A pioneering urban farmer and MacArthur “Genius Award” winner points the way to building a new food system that can feed—and heal—broken communities.
The son of a sharecropper, Will Allen had no intention of ever becoming a farmer himself. But after years in professional basketball and as an executive for Kentucky Fried Chicken and Procter & Gamble, Allen cashed in his retirement fund for a two-acre plot a half mile away from Milwaukee’s largest public housing project. The area was a food desert with only convenience stores and fast-food restaurants to serve the needs of local residents.
In the face of financial challenges and daunting odds, Allen built the country’s preeminent urban farm—a food and educational center that now produces enough vegetables and fish year-round to feed thousands of people. Employing young people from the neighboring housing project and community, Growing Power has sought to prove that local food systems can help troubled youths, dismantle racism, create jobs, bring urban and rural communities closer together, and improve public health. Today, Allen’s organization helps develop community food systems across the country.
An eco-classic in the making, The Good Food Revolution is the story of Will’s personal journey, the lives he has touched, and a grassroots movement that is changing the way our nation eats.
About Will Allen
After retiring from professional basketball and executive positions at Kentucky Fried Chicken and Procter & Gamble, Will Allen became the CEO of Growing Power. He lives in Milwaukee.
In this food manifesto/inspirational memoir, co-authored by Wilson (co-author: Chew On This: Everything You Don’t Want to Know About Fast Food, 2006), MacArthur fellow Allen chronicles his struggle to transform abandoned greenhouses in one of Milwaukee’s poorest neighborhoods into a thriving, innovative urban farm that provides fresh food for thousands of people. The author meanders from his childhood in suburban Maryland, where his once-sharecropper parents taught him to cherish the land, to his life as a star basketball player and corporate executive, to his current role as CEO of Growing Power, a not-for-profit dedicated to providing sustainable food to communities that need it. The healthy-food movement, writes the author, has remained primarily an upper-class experience, while the only option for many city dwellers is fast food or convenience stores. Already a passionate farmer, Allen decided to risk it all in 1993 to grow affordable, locally grown food for and with inner-city residents using creative techniques with greenhouses, fish tanks and lots of worms. At times the writing is uneven, and several chapters are filled with unexpected digressions into history lessons or other people’s life stories. Yet these asides, including the heart-wrenching struggles of one of Allen’s employees, bring a refreshing energy to the narrative. Many chapters end with a summary of key points or helpful gardening tips, making it a good read for young adults as well. What Allen does with a small plot of land and a lot of determination is nothing short of inspiring. – Kirkus Reviews
Review: ‘The Good Food Revolution’ details a black farmer’s journey
The Los Angeles Times Book Review – June 13, 2012 (Excerpt)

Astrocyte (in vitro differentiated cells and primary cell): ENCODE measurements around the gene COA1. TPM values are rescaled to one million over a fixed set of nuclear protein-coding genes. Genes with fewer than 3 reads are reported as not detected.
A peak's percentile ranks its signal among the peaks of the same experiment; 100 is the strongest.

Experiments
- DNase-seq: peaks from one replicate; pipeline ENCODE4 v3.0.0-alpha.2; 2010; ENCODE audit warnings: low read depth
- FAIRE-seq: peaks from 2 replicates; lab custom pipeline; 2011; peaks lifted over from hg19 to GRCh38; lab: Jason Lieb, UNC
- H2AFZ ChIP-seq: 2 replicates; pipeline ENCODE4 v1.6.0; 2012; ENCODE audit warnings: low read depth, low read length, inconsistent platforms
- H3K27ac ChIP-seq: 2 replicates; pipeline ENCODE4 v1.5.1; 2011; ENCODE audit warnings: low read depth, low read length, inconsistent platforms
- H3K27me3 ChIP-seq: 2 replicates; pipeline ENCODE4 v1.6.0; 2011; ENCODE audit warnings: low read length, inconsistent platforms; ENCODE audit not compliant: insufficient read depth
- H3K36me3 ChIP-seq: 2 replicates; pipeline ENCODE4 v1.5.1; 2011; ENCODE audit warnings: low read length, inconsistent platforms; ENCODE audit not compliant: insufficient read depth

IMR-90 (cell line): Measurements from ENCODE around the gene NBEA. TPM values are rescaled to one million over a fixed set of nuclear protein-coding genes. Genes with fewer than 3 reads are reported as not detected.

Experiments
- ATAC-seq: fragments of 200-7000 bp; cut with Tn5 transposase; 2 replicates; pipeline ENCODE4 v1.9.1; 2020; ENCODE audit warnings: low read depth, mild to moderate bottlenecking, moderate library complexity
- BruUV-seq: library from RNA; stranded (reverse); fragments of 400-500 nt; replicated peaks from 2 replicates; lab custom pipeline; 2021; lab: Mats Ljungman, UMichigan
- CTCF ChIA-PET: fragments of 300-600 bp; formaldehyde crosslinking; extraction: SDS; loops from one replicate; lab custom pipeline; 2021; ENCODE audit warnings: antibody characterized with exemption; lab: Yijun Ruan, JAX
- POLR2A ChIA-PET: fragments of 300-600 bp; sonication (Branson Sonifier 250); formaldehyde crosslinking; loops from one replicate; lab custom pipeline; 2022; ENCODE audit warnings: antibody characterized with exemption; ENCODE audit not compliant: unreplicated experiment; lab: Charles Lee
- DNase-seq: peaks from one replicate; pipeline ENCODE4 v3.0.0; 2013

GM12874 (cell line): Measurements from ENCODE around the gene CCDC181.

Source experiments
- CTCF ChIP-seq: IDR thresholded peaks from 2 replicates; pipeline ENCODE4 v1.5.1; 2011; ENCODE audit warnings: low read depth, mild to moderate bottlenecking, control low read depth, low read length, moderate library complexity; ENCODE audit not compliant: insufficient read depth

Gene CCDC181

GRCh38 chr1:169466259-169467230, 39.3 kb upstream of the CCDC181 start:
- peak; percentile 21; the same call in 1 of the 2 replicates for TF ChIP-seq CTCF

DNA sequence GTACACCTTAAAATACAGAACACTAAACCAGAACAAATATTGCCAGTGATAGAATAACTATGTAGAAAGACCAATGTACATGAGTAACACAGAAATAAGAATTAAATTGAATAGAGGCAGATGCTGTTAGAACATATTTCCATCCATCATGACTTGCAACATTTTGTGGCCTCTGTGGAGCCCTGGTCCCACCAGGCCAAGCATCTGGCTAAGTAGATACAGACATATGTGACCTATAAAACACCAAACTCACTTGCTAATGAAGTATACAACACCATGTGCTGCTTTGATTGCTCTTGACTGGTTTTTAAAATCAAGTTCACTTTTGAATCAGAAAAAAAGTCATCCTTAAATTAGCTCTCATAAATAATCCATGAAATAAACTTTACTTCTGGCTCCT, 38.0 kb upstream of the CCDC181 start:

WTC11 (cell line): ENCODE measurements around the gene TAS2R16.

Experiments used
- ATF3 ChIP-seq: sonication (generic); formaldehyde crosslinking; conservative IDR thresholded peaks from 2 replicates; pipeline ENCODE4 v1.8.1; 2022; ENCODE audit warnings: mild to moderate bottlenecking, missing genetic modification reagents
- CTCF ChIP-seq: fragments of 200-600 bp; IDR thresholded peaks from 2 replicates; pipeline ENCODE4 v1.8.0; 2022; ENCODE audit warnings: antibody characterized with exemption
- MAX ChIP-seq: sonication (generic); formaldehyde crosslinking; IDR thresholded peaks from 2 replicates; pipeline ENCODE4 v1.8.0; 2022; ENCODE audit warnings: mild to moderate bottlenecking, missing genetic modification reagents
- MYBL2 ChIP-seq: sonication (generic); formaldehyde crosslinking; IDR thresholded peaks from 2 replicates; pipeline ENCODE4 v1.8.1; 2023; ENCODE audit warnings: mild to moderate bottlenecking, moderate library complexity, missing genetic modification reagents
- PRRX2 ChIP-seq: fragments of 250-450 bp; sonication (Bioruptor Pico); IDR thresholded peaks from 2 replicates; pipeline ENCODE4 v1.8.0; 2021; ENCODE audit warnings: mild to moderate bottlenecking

Like his mother and like his daughter, Will Allen meant to escape the life of a farmer, only to learn he never really could — nor did he really want to.
The son of a sharecropper, the 60-year-old Allen has become an icon of the urban agriculture movement. He runs a farm and education center in Milwaukee called Growing Power that produces food and soil for thousands, tries innovations in composting and growing, employs more than 100 people, trains many others and aims to help transform the food system.
In one way, it began in 1993, when Allen opened a farm stand not far from Milwaukee’s largest public housing project. In another, it began decades earlier. Allen tells both stories in his new book, “The Good Food Revolution.”
His book could have been another look at the problems of the industrial food system, the lack of healthful food in many poor communities and ideas to reverse course. And it is that, but it’s also told through the painful but important lens of the African American experience.
Allen gives readers the personal, moving account of a man whose family became part of the last century’s great migration of African Americans out of the South. Of a man who traded a successful — and not too difficult — life in the corporate world for the economic uncertainties and the nonstop labor of a small farmer. [Read the full article...]
THE BLEEDING HILLS A Novel by Wilfried F. Voss
I have fought a good fight,
I have finished my course,
I have kept the faith. - 2 Timothy iv. 7
The Irish War is officially a part of history, but not for Finnean Whelan, an IRA veteran of almost 40 years. British Intelligence has produced evidence that he is the mastermind behind a conspiracy to assassinate the First Minister of Northern Ireland. For Whelan this is not only a mission of revenge, but marks the beginning of a journey into the past and the return to the one true love: Ireland. [More...]
We are the only country that makes guns, including military-style assault weapons, available to anyone who wants to buy them. This is not freedom. It is a tyranny of death and destruction — a tyranny of which the National Rifle Association is proud. The Washington Post
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